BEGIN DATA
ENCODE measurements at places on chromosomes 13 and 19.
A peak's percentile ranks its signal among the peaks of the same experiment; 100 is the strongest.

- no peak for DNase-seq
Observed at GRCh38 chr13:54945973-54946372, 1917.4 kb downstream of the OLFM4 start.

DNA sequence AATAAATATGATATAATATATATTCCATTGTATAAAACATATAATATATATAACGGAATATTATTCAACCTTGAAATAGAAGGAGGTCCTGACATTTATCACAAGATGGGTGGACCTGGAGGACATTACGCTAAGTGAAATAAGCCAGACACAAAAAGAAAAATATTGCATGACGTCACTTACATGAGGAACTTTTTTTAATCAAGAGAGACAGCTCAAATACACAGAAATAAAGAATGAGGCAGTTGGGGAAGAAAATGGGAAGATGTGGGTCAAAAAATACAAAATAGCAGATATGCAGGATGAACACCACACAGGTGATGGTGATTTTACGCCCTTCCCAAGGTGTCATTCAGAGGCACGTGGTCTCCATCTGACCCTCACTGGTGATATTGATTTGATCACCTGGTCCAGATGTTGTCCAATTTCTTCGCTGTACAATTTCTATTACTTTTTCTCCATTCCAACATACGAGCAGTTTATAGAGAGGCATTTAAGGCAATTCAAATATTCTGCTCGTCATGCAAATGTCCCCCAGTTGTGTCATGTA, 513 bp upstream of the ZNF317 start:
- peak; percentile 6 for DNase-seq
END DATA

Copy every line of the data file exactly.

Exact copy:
ENCODE measurements at places on chromosomes 13 and 19.
A peak's percentile ranks its signal among the peaks of the same experiment; 100 is the strongest.

- no peak for DNase-seq
Observed at GRCh38 chr13:54945973-54946372, 1917.4 kb downstream of the OLFM4 start.

DNA sequence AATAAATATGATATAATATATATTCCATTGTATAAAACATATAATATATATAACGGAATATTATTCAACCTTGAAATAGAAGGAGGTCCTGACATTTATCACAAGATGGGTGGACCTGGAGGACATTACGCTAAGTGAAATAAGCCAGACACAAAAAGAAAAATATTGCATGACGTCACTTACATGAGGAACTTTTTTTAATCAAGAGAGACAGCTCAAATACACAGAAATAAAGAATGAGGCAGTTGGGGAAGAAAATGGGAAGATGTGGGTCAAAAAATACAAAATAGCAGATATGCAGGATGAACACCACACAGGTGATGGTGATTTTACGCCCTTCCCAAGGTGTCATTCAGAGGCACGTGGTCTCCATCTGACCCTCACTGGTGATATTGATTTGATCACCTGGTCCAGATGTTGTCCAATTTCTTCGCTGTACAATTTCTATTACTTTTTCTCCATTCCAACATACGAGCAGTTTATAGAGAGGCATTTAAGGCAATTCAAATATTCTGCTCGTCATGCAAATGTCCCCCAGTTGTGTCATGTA, 513 bp upstream of the ZNF317 start:
- peak; percentile 6 for DNase-seq